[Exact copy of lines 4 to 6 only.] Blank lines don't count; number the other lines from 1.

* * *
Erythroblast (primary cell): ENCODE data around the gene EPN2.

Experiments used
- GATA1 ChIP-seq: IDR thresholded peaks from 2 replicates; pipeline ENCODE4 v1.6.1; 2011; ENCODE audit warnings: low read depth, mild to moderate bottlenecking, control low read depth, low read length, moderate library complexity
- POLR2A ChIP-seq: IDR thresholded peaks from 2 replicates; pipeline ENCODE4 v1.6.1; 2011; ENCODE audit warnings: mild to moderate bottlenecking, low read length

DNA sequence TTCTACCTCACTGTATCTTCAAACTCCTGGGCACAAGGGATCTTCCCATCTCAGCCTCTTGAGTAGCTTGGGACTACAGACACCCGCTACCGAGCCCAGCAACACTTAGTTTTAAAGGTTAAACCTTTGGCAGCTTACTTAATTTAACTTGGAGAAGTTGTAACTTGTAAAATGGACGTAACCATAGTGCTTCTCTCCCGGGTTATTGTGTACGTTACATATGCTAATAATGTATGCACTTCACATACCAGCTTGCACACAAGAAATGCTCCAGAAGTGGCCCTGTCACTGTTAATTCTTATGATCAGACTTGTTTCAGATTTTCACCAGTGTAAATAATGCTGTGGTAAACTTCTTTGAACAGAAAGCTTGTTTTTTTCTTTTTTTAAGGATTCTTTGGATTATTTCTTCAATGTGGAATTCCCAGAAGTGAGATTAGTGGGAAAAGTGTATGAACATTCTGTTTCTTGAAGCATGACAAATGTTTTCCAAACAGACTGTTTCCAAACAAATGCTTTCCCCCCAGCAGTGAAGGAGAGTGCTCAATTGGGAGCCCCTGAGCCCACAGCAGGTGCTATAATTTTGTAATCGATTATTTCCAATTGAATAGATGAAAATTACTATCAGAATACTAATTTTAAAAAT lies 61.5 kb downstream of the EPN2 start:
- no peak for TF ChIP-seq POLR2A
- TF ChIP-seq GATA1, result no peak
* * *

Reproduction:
- POLR2A ChIP-seq: IDR thresholded peaks from 2 replicates; pipeline ENCODE4 v1.6.1; 2011; ENCODE audit warnings: mild to moderate bottlenecking, low read length

DNA sequence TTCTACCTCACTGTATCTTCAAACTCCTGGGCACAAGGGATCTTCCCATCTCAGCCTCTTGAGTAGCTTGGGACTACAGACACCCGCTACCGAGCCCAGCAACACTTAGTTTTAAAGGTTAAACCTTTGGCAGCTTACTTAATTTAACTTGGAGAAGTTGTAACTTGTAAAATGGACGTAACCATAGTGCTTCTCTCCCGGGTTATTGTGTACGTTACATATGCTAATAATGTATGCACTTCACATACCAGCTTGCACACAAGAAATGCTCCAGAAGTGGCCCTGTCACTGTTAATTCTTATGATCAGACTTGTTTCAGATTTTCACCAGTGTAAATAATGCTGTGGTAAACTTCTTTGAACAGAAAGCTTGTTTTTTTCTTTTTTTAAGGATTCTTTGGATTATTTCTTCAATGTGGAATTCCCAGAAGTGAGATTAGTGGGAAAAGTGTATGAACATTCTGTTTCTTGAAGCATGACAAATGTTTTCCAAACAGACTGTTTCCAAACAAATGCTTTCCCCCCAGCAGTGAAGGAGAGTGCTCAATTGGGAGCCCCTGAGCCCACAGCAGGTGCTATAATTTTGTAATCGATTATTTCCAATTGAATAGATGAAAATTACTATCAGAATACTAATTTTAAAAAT lies 61.5 kb downstream of the EPN2 start:
- no peak for TF ChIP-seq POLR2A